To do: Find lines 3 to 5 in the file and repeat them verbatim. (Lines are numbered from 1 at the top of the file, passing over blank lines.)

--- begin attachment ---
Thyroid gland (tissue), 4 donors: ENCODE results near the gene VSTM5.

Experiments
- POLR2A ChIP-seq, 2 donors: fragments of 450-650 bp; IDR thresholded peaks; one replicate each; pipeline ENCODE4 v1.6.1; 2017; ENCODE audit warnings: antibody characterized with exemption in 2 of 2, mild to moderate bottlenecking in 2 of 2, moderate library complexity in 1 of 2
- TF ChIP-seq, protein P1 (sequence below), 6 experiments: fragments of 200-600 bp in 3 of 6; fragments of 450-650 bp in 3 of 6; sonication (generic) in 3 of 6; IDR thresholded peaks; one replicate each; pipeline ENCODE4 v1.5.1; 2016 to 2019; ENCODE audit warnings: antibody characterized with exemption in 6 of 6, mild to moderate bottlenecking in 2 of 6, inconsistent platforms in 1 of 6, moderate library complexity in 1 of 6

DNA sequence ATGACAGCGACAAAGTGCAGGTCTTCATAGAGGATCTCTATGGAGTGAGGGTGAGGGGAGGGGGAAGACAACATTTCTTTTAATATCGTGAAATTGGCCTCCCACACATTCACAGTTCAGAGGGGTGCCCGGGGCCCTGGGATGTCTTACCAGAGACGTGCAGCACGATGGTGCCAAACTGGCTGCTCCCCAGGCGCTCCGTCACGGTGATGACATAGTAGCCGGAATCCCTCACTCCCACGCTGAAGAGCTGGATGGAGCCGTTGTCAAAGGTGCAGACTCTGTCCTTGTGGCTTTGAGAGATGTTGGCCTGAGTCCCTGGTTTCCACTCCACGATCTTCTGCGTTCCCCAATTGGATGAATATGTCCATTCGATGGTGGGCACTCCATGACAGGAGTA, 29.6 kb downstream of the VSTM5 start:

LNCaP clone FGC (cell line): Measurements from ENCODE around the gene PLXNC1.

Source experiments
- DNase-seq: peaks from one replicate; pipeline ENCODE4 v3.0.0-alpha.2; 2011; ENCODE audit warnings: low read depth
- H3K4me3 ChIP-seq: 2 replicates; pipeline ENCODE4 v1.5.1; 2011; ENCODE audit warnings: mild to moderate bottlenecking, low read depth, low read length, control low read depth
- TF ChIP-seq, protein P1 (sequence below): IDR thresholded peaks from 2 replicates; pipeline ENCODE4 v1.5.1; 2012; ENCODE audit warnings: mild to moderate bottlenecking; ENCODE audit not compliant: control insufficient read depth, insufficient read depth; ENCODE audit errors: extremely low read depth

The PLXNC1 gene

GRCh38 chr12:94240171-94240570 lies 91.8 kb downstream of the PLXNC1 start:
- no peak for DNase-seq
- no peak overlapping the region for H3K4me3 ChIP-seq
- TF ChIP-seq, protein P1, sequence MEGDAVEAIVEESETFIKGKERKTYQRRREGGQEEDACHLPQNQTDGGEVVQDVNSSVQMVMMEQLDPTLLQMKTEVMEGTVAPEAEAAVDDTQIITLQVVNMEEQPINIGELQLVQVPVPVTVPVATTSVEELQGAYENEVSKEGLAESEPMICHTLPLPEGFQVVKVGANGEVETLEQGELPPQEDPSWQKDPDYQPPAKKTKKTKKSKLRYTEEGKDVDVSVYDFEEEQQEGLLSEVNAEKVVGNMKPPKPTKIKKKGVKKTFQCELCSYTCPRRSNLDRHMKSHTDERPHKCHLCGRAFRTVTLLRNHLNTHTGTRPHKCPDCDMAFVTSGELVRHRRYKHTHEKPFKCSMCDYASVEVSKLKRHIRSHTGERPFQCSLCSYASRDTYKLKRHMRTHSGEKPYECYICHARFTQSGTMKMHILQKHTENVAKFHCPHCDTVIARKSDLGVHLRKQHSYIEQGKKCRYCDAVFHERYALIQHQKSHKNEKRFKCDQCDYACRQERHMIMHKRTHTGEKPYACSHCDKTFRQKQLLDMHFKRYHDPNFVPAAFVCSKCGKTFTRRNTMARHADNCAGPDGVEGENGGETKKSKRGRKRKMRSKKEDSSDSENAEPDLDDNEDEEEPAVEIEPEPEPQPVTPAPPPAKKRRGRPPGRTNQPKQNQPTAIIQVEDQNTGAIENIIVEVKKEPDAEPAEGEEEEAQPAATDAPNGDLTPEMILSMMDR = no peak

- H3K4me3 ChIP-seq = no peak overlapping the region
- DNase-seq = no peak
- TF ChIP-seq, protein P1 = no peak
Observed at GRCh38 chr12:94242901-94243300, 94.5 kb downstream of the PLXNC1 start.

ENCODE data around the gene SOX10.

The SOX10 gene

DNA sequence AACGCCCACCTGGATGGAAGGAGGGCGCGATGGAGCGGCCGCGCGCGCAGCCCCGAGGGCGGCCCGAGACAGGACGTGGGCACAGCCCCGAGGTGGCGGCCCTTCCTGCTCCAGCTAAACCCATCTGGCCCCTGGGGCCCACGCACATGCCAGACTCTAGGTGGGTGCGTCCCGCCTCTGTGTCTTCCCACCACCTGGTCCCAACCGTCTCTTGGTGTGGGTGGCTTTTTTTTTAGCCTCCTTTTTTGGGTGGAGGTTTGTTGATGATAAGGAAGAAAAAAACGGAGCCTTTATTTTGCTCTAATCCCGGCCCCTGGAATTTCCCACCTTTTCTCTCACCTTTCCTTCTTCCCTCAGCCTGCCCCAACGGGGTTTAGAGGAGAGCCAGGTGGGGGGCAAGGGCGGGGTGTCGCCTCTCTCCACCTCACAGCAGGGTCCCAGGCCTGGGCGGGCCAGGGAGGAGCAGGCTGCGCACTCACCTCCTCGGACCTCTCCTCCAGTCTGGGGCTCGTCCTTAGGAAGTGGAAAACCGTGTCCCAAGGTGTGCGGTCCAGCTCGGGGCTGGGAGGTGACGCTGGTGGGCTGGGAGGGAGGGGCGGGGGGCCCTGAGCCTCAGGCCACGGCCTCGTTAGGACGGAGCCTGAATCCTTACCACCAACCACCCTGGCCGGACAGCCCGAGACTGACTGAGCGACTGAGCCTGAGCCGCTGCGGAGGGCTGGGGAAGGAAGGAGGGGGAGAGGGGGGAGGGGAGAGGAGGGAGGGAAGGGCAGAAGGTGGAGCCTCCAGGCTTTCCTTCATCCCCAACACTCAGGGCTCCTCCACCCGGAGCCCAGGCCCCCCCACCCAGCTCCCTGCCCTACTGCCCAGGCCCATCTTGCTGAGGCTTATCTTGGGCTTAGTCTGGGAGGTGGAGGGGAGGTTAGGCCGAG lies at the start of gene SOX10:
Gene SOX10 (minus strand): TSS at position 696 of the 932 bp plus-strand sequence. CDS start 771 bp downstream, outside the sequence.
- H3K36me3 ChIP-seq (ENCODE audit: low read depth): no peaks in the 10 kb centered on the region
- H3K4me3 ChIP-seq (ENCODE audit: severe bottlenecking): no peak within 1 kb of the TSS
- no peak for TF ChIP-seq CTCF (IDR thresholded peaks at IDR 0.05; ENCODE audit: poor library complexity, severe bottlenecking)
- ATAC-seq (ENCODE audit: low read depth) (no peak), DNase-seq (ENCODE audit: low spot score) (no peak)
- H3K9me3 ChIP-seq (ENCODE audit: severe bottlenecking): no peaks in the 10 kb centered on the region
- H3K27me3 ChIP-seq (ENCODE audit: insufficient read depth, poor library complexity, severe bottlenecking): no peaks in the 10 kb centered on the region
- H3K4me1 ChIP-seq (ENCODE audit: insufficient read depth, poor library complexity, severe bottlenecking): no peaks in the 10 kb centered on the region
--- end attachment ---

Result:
- POLR2A ChIP-seq, 2 donors: fragments of 450-650 bp; IDR thresholded peaks; one replicate each; pipeline ENCODE4 v1.6.1; 2017; ENCODE audit warnings: antibody characterized with exemption in 2 of 2, mild to moderate bottlenecking in 2 of 2, moderate library complexity in 1 of 2
- TF ChIP-seq, protein P1 (sequence below), 6 experiments: fragments of 200-600 bp in 3 of 6; fragments of 450-650 bp in 3 of 6; sonication (generic) in 3 of 6; IDR thresholded peaks; one replicate each; pipeline ENCODE4 v1.5.1; 2016 to 2019; ENCODE audit warnings: antibody characterized with exemption in 6 of 6, mild to moderate bottlenecking in 2 of 6, inconsistent platforms in 1 of 6, moderate library complexity in 1 of 6

DNA sequence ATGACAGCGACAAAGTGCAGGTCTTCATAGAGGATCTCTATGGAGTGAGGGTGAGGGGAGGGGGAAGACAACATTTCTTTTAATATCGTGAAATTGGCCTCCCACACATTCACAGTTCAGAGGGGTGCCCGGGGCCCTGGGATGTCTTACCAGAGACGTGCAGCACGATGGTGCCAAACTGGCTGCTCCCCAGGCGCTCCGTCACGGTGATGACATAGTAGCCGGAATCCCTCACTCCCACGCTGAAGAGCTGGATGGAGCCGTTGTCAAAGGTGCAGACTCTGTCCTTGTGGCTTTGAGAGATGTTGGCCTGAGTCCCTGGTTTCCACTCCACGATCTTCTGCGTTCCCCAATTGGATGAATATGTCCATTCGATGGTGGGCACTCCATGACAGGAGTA, 29.6 kb downstream of the VSTM5 start: